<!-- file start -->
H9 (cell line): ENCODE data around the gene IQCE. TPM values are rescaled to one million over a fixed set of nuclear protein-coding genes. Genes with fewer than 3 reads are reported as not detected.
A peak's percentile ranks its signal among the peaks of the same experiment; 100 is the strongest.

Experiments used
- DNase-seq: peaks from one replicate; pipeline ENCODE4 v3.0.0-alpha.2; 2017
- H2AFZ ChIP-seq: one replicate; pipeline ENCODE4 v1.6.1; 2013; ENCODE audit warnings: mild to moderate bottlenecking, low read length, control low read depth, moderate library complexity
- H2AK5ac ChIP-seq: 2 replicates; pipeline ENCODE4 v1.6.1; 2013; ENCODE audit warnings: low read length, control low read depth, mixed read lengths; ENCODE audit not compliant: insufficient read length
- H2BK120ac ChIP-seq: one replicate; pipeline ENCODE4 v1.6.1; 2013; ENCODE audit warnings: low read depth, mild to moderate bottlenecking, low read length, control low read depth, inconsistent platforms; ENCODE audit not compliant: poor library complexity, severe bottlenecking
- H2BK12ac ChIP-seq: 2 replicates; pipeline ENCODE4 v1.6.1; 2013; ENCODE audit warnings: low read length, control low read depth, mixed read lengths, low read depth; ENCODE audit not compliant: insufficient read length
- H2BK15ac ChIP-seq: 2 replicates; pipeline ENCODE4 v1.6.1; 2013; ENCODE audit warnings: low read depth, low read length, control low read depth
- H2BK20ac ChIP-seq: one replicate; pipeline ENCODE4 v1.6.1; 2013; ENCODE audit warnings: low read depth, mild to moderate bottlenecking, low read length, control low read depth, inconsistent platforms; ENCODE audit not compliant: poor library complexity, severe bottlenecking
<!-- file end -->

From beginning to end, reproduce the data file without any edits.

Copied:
H9 (cell line): ENCODE data around the gene IQCE. TPM values are rescaled to one million over a fixed set of nuclear protein-coding genes. Genes with fewer than 3 reads are reported as not detected.
A peak's percentile ranks its signal among the peaks of the same experiment; 100 is the strongest.

Experiments used
- DNase-seq: peaks from one replicate; pipeline ENCODE4 v3.0.0-alpha.2; 2017
- H2AFZ ChIP-seq: one replicate; pipeline ENCODE4 v1.6.1; 2013; ENCODE audit warnings: mild to moderate bottlenecking, low read length, control low read depth, moderate library complexity
- H2AK5ac ChIP-seq: 2 replicates; pipeline ENCODE4 v1.6.1; 2013; ENCODE audit warnings: low read length, control low read depth, mixed read lengths; ENCODE audit not compliant: insufficient read length
- H2BK120ac ChIP-seq: one replicate; pipeline ENCODE4 v1.6.1; 2013; ENCODE audit warnings: low read depth, mild to moderate bottlenecking, low read length, control low read depth, inconsistent platforms; ENCODE audit not compliant: poor library complexity, severe bottlenecking
- H2BK12ac ChIP-seq: 2 replicates; pipeline ENCODE4 v1.6.1; 2013; ENCODE audit warnings: low read length, control low read depth, mixed read lengths, low read depth; ENCODE audit not compliant: insufficient read length
- H2BK15ac ChIP-seq: 2 replicates; pipeline ENCODE4 v1.6.1; 2013; ENCODE audit warnings: low read depth, low read length, control low read depth
- H2BK20ac ChIP-seq: one replicate; pipeline ENCODE4 v1.6.1; 2013; ENCODE audit warnings: low read depth, mild to moderate bottlenecking, low read length, control low read depth, inconsistent platforms; ENCODE audit not compliant: poor library complexity, severe bottlenecking